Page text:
BACKGROUND
The present exemplary embodiments relate generally to computer vision and more specifically document recognition which is an application for computer vision. They find particular application in conjunction with computer vision applications, such as clustering, classification, retrieval, and repeated structure finding, and will be described with particular reference thereto. However, it is to be appreciated that the present exemplary embodiments are also amenable to other like applications.
Recent years have seen a surge in bagofwords approaches to image categorization. Under such approaches, objects and scenes are modeled as large vectors of relatively simple feature measurements. An issue is the information captured by a feature. Features have traditionally been purely appearancebased features, which measure local shape and texture properties. However, a recent trend has aimed at extracting information in spatial relationships among features measurements sampled at keypoints or interest points. A notable example of encoding geometry in localized features occurs in document image indexing, where “fingerprints” describe the spatial configurations of word blobs.
One way of encoding spatial configuration is through graphs. Therein, objects and scenes are modeled as parts (nodes) and relations (links). An observed image generates a graph of observed parts and their relations to other parts in the local neighborhood, and recognition is performed by subgraph matching.
Subgraph matching poses certain difficulties. First, it is known to be exponentially expensive. This problem is to some extent alleviated by use of attributed graphs (i.e., graphs whose nodes contain properties that constrain possible matches). Nonetheless, subgraph matching has been limited to relatively small subgraphs due to a second difficulty. This is that noise and variability cause observed graphs to deviate from ideal models. This demands the use of inexact graph matching techniques, which drastically increases matching cost and largely removes the advantages of attributed graph matching because possible matches of differentlylabeled nodes must now be explored.
Similar to image categorization, the difficulties noted with subgraph matching also pose problems for image retrieval and detection of repeated structure. Namely, image noise and variability make it difficult to quickly and efficiently perform the matching necessary for carrying out said tasks.
In view of the foregoing, it would be advantageous to have methods and/or systems that address the foregoing problems. The disclosure hereafter contemplates such methods and/or systems.
BRIEF DESCRIPTION
A document recognition system and method, where images are represented as a collection of primitive features whose spatial relations are represented as a graph. Useful subsets of all the possible subgraphs representing different portions of images are represented over a corpus of many images. The data structure is a lattice of subgraphs, and algorithms provided to build and use the graph lattice efficiently and effectively.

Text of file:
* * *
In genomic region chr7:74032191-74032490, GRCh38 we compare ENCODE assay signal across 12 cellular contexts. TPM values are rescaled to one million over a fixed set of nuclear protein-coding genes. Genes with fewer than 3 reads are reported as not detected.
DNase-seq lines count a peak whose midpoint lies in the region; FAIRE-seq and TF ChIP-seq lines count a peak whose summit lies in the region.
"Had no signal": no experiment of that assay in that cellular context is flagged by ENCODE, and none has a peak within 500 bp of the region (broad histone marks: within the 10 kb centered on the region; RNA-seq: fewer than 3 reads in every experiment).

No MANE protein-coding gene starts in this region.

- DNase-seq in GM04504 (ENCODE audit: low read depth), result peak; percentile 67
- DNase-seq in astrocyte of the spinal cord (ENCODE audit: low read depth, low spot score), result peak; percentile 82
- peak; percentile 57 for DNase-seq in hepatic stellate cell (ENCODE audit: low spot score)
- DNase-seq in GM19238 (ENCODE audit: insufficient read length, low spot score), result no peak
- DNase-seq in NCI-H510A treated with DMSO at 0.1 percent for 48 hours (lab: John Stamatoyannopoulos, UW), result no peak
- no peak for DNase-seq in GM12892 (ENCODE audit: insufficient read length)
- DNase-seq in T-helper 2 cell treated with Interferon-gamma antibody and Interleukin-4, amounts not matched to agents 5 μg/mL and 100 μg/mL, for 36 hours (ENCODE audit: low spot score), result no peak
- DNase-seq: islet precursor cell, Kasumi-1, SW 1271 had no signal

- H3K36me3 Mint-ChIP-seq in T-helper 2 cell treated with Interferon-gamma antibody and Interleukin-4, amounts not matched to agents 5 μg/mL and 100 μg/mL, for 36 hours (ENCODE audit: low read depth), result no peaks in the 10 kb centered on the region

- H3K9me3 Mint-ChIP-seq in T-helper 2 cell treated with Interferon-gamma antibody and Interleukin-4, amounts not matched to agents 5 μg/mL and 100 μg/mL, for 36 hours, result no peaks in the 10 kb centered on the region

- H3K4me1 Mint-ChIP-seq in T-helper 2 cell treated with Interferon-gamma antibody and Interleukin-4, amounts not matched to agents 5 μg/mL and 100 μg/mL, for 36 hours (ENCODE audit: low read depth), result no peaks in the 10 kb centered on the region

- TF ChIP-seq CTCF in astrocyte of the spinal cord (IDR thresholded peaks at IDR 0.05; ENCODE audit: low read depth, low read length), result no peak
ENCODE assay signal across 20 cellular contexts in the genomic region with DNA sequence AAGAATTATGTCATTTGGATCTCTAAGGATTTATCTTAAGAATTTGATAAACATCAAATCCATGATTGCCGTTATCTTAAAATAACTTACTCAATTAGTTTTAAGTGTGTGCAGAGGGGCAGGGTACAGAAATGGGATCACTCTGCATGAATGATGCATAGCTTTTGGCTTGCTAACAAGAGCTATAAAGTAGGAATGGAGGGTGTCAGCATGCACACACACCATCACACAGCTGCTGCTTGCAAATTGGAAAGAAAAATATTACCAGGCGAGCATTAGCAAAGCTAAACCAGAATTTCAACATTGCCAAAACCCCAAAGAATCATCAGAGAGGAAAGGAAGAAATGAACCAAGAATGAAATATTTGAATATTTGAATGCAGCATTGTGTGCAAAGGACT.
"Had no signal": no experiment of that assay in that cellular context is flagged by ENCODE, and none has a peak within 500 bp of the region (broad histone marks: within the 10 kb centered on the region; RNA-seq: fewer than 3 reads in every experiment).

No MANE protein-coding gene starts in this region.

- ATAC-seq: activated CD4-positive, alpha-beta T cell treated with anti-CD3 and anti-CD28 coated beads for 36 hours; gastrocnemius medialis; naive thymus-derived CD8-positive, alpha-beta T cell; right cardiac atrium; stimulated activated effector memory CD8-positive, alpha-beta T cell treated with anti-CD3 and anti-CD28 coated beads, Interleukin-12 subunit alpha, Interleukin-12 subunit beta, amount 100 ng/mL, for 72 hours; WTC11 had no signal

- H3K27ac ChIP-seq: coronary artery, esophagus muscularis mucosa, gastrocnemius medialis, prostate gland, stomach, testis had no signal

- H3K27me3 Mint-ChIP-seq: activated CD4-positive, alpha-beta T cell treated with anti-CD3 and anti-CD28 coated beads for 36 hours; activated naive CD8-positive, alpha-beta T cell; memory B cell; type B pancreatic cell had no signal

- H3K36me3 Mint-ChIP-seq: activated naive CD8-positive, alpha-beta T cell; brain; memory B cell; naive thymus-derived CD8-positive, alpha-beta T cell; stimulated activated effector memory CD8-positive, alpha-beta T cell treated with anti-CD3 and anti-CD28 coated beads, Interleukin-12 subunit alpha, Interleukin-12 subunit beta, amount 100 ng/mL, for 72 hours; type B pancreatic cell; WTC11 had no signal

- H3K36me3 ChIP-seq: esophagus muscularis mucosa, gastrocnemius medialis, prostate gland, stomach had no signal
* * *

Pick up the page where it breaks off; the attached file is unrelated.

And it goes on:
BRIEF DESCRIPTION OF THE DRAWINGS
FIG. 1 illustrates examples of rectilinear line art and some of the repeating structure found within these examples;
FIG. 2 illustrates that in the domain of rectilinear line art there are thirteen types of junctions;
FIG. 3 illustrates that there are 98 possible pairings of primitives;
FIG. 4 illustrates parentchild relations that define a graph lattice;
FIG. 5 illustrates two images which might be used to build a graph lattice;
FIG. 6 illustrates the concept of a strut;
FIG. 7 illustrates mappings between an example data graph and a graph lattice node's subgraph;
FIG. 8 illustrates an algorithm for generating a graph lattice;
FIG. 9 illustrates the concept of an extension;
FIG. 10 illustrates an algorithm for computing mappings;
FIG. 11 illustrates core concept underlying the algorithm of FIG. 10;
FIG. 12 illustrates why a feature vector whose elements are pure (or straight) mapping counts does not perform well for line art clustering and classification;
FIG. 13 illustrates pairwise similarity histograms of 200 NIST documents using feature vectors up to subgraph size 4;
FIG. 14 illustrates results from clustering 11,185 NIST tax forms;
FIG. 15 illustrates periodic repeated structure and isolated repeated structure;
FIG. 16 illustrates a graph lattice system; and,
FIG. 17 illustrates a computer vision system applied to document recognition using a graph lattice system.
DETAILED DESCRIPTION
Large families of complex image features, in the form of subgraphs, can be built out of simpler ones through construction of a graph lattice (i.e., a hierarchy of related subgraphs linked in a lattice). By supporting large numbers of these feature subgraphs, image structure can be captured through exact graph matching. Thus, as will be seen, a graph lattice facilitates efficient graph matching notwithstanding image noise and variability, which advantageously facilitates efficient image clustering, classification, retrieval, repeated structure finding and novelty detection. The following systems and methods are described in the domain of rectilinear line art, specifically to address practical problems of document form recognition. However, it is to be understood, the concepts are applicable to images other than rectilinear line art, which are capable of being broken down into a set of primitives.